Southeastern Section - 54th Annual Meeting (March 17–18, 2005)

Paper No. 4
Presentation Time: 8:00 AM-12:00 PM


SCHNEIDER, James C.1, UPCHURCH, Sam1, FARRELL, Mark2, JANICKI, Anthony3, GOOD, John4, MATTSON, Rob4, HORNSBY, David4, CHAMPION, Kyle1, WADE, David3 and MALLOY, Kate3, (1)SDII-Global, Tampa, FL 33634, (2)Water Resources Associates, Tampa, FL 33618, (3)Janicki Environmental, St. Petersburg, FL 33704, (4)Suwannee River Water Mgnt District, Live Oak, FL 32060,

Madison Blue Spring (MBS) is a first-magnitude spring located on the Withlacoochee River in Madison County, Florida. The Suwannee River Water Management District sought to protect this natural resource by establishing a minimum flow and level (MFL), though little hydrologic data for the spring was available. Nearby gauges on the Withlacoochee River were also significantly lacking in data. To overcome this, a time-series of data for the river and spring were synthesized, utilizing all other available and relevant hydrologic data.

MBS is an estavelle; the spring is flooded as the river rises and backflows into the aquifer during large river floods. An analysis of Withlacoochee River gauge data shows a complex relationship between surface water-groundwater interactions, stage, and the fall. The range of inflows to or outflows from the river increases with increasing stage. The range of fall along this reach also increases with increasing river stage. For a given stage, the river experiences an influx from the aquifer below some level of fall, and discharges water to the aquifer above that level of fall.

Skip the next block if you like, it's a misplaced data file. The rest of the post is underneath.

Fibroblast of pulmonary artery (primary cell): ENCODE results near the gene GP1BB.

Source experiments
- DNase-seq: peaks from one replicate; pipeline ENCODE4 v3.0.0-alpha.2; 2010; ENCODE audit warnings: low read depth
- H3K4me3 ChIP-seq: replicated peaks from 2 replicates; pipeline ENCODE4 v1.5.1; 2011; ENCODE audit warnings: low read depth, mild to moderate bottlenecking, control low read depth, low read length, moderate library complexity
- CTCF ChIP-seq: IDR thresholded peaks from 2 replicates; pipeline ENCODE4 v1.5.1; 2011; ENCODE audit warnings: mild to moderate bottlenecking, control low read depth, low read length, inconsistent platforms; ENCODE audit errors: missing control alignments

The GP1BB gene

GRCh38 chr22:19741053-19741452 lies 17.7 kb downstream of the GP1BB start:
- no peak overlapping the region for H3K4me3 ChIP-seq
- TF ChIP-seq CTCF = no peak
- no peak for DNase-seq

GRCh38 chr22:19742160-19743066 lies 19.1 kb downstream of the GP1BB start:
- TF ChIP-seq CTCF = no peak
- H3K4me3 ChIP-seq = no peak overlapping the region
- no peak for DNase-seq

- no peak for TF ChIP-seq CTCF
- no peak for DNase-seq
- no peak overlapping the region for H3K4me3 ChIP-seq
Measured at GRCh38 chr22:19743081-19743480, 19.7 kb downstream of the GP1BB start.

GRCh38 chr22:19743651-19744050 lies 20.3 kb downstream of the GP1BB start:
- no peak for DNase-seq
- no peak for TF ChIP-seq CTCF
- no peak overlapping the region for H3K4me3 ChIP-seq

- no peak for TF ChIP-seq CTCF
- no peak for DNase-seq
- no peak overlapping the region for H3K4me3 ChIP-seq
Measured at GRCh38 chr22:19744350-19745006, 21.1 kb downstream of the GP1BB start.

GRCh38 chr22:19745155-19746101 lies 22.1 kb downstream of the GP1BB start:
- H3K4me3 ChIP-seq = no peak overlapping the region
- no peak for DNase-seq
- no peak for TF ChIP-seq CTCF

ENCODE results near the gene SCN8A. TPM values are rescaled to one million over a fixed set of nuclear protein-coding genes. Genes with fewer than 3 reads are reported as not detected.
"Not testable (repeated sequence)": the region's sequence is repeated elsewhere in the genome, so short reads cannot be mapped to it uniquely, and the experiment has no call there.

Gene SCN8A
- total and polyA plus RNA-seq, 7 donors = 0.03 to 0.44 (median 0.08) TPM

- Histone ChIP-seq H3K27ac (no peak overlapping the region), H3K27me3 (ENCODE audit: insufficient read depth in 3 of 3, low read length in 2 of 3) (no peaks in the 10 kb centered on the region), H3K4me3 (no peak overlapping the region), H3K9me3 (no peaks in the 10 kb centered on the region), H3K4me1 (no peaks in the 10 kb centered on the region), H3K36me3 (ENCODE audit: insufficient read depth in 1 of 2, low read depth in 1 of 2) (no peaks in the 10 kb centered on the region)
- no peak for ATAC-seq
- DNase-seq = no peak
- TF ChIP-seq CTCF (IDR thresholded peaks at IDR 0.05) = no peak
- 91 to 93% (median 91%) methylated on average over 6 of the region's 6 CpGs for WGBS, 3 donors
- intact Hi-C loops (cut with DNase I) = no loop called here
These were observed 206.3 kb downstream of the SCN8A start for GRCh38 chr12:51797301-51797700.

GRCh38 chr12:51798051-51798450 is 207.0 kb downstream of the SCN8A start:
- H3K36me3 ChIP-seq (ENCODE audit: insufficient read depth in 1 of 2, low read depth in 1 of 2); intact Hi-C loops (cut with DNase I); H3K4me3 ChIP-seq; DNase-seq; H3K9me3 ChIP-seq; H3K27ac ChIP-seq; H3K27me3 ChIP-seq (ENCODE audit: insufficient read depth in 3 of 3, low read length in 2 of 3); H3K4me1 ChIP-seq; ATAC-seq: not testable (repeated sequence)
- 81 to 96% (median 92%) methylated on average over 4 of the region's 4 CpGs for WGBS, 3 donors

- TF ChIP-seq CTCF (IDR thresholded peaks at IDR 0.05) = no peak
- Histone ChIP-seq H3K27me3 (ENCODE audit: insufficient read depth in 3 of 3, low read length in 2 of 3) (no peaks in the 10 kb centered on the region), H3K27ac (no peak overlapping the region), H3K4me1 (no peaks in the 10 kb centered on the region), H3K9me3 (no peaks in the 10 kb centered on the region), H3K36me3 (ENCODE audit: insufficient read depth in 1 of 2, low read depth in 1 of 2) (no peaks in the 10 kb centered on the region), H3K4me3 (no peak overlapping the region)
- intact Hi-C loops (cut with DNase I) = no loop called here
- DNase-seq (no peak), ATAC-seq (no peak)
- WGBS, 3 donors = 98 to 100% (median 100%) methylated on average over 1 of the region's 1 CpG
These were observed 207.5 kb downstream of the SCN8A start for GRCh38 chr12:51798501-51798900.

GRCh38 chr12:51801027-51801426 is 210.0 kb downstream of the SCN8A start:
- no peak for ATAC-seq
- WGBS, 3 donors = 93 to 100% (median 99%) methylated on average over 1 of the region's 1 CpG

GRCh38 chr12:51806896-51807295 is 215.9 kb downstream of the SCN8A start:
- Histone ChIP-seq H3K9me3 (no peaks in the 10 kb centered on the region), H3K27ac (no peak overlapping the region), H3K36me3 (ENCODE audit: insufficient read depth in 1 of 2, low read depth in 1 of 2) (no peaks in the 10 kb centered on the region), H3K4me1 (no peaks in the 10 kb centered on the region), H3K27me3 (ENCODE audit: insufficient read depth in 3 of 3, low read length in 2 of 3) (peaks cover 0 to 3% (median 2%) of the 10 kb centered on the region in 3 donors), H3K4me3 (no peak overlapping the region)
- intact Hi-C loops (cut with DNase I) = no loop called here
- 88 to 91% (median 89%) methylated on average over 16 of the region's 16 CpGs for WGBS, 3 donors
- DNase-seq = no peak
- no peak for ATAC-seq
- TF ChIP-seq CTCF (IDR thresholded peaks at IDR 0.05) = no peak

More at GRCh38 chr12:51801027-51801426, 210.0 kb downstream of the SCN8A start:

Flow duration analysis of the measured and synthesized spring and river data was utilized to determine the duration of low flows and the relative contributions of spring discharge to the river during low-flow events. At low river stage, MBS contributes up to 25 percent of the base flow in the river. Therefore, reductions in MBS discharge may create adverse consequences to river water quality or ecological conditions.

In the absence of a driving ecological factor within the spring itself, the spring’s ability to maintain flow in shoal habitats in the river was considered the driving factor for MFL development. These shoal habitats constitute important aquatic habitat for benthic invertebrates and algae and flow over them is critical for fish passage. Six representative shoals in the river downstream from MBS were surveyed and utilized in conjunction with historic and simulated discharge and stage data to determine low-flow conditions on the shoals for a range of MBS discharges. A critical, low-flow MFL was identified for the spring that will prevent significant harm to shoal habitats and protect the passage of fish during low flow in the river.